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Suppose that several people share an apartment in Massachusetts. Suppose that the utility bills for that appartment were in the name of one resident, A, and A collected shares of the amounts due from otehr residents. Suppose further that A spent a significant amount of the money on A's own personal expenses, leading to a debt to the various utilities amounting to about $1600.

A has since closed the account in A's name and another redsident has taken over.

A is making payments toward the outstanding debt.

Suppose one of the other residents is threatening to take A to court. Is there anything A can do to be protected given that money is getting paid back regardless? If it does go to court, what can A expect to happen?

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    I'm not clear on the "we ended up" part of this. It seems they gave YOU the money for utilities and YOU spent it elsewhere. So from what you have said, YOU are responsible.
    – jwh20
    Commented Apr 8, 2022 at 16:24
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    With respect to small claims court. What is their complaint against you? Are they damaged in some way?
    – jwh20
    Commented Apr 8, 2022 at 16:25

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It would seem that A owes a debt to the utility company for unpaid bills, and is making payments in some amount on that debt. Arguably, A also owes a debt to the other residents for having taken their money for the purpose of paying utility bills, and then using it for A's own personal expenses instead. It is possible that the unpaid utility bills may have endangered the credit rating of the other residents, but if the accounts were solely in A's name, that seems unlikely.

One of the other residents could file a court case asking for repayment of the sums paid to A but not properly transmitted to the utility. But if A and the utility (or utilities, if more than one is involved) has entered into a payment agreement accepted by the utility, and A is paying in accordance with that agreement, it is hard to see where another resident, say B, has been damaged. B has received the utility services for which B paid, and the utility company is not demanding payment from B for the bills issued while the account was in A's name. Probably B's credit rating was not adversely affected, because the account was not in B's name.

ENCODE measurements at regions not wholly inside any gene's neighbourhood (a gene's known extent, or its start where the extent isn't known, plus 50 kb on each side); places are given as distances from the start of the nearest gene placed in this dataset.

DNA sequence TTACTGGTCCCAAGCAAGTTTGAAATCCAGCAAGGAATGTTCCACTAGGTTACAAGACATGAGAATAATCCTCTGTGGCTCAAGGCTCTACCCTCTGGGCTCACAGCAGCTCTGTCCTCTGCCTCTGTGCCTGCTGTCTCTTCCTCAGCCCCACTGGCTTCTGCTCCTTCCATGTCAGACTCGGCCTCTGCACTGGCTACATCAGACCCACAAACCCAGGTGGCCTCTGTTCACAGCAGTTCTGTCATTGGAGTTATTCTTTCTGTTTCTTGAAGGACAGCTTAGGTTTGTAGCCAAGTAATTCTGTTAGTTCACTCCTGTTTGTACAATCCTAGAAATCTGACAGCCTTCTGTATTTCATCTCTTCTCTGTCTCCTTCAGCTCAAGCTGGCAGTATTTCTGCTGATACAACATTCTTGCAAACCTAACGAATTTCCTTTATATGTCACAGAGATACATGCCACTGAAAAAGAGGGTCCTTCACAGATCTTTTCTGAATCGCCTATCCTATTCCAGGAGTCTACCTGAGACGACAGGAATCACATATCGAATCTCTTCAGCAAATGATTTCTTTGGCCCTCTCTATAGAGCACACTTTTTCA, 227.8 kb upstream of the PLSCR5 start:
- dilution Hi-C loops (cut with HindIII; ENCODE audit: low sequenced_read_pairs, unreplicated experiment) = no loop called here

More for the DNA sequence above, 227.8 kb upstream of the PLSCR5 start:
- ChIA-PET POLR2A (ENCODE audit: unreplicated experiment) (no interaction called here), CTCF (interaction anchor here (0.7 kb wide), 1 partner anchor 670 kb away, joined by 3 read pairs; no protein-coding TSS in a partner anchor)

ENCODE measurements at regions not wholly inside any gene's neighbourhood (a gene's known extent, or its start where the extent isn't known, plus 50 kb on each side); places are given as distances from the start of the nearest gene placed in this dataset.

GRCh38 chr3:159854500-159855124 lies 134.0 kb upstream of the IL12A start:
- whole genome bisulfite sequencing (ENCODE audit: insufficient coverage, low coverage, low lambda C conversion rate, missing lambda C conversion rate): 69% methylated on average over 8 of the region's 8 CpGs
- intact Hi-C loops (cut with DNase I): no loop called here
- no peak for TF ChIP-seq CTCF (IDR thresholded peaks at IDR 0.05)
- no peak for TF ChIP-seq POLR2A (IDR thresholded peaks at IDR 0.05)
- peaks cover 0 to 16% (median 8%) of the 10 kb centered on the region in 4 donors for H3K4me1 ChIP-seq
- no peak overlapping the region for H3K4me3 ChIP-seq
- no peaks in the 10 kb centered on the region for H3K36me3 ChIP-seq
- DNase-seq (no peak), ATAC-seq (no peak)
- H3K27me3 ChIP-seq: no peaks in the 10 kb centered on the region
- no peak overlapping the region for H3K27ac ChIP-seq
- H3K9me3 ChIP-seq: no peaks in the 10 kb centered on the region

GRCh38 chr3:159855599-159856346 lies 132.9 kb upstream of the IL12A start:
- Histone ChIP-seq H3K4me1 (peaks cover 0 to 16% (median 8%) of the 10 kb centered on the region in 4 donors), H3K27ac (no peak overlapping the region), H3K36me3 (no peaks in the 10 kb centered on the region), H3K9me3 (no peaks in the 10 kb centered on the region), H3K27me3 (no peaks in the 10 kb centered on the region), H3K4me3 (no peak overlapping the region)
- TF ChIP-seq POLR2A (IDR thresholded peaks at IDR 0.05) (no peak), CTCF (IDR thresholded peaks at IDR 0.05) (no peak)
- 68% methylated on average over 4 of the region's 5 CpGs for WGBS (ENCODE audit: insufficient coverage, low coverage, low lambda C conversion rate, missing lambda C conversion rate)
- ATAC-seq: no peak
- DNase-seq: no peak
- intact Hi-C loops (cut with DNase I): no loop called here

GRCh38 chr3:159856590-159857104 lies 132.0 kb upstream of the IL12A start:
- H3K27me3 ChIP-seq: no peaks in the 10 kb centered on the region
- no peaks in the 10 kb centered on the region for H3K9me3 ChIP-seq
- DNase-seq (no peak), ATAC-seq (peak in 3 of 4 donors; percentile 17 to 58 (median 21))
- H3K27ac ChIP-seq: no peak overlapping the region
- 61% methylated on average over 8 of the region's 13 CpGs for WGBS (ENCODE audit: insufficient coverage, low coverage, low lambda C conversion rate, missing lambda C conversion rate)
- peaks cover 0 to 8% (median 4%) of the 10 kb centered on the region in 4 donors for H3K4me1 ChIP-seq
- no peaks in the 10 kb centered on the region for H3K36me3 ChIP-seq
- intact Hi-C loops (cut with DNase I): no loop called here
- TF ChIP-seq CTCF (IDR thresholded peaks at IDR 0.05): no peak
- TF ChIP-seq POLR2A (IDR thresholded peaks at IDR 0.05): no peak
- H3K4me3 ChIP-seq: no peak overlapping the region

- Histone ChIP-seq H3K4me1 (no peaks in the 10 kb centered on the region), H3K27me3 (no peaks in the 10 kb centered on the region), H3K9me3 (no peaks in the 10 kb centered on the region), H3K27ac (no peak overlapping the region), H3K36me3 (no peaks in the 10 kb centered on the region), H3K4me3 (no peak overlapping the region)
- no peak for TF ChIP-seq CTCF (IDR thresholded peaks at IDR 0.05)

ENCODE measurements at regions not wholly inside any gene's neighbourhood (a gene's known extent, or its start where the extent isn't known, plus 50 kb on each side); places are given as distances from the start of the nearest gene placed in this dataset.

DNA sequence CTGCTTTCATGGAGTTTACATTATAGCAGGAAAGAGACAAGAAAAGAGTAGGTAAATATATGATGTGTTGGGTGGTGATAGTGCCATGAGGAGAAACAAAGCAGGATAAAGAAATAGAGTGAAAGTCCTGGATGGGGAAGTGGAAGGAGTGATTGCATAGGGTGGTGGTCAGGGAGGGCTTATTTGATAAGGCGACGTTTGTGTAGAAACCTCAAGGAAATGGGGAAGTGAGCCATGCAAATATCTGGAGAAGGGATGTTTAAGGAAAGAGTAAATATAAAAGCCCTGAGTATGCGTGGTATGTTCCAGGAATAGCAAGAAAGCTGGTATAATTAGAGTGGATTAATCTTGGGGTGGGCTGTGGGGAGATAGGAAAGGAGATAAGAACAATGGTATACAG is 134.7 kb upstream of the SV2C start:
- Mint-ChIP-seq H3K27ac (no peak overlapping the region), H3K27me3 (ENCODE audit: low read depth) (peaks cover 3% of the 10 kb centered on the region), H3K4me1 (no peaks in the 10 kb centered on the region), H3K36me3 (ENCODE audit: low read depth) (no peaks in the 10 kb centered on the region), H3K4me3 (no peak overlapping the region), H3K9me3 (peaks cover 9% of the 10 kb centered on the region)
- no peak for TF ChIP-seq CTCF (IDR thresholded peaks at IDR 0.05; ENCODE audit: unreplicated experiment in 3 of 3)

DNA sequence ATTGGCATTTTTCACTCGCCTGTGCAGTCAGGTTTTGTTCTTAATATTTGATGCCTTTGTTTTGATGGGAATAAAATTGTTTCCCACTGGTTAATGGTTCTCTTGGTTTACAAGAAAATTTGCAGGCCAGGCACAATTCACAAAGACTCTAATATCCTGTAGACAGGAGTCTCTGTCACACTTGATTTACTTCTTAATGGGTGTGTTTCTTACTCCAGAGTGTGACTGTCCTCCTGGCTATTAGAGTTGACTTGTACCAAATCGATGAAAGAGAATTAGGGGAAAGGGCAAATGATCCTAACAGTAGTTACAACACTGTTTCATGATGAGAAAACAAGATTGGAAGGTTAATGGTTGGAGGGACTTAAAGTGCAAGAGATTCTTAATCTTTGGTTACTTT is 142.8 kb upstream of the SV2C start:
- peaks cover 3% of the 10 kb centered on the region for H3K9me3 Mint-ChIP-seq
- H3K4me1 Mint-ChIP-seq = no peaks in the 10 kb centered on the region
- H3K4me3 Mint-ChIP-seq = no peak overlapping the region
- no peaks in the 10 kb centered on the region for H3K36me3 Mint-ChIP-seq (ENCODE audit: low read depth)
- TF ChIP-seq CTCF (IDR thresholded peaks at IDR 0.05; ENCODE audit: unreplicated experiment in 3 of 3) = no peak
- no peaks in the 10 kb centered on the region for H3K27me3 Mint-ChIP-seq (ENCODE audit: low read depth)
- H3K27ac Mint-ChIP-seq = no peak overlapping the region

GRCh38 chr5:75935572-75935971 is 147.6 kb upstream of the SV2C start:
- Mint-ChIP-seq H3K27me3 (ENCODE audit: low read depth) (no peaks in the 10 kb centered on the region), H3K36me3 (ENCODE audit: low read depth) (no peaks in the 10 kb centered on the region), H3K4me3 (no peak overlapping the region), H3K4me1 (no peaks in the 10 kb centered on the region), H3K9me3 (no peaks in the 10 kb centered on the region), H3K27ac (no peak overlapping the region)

Unless some of the facts above are incorrect, or B can show some other form of harm that B has suffered at A's hands, it seems likely that any case would result in a decision for A, or an early dismissal of the claim. If there are facts not mentioned above, and B can show some actual harm, then B may get a judgement. But since it seems that A may have little available money, such a judgement may be of limited value to B even if B gets it.

B might do well to consult a lawyer before bringing such a case.

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  • One harm, if there is one, would be the risk of utility shutoff for non-payment, but the limited available facts suggest that this probably isn't going to happen. Another would be that a utility bill in arrears, even if there is a payment plan, is a default under the lease that if not timely cured after a notice of default is provided by the landlord, could lead to the eviction of everyone in the apartment (again, something that hasn't happened yet, but could happen).
    – ohwilleke
    Commented Apr 8, 2022 at 21:40

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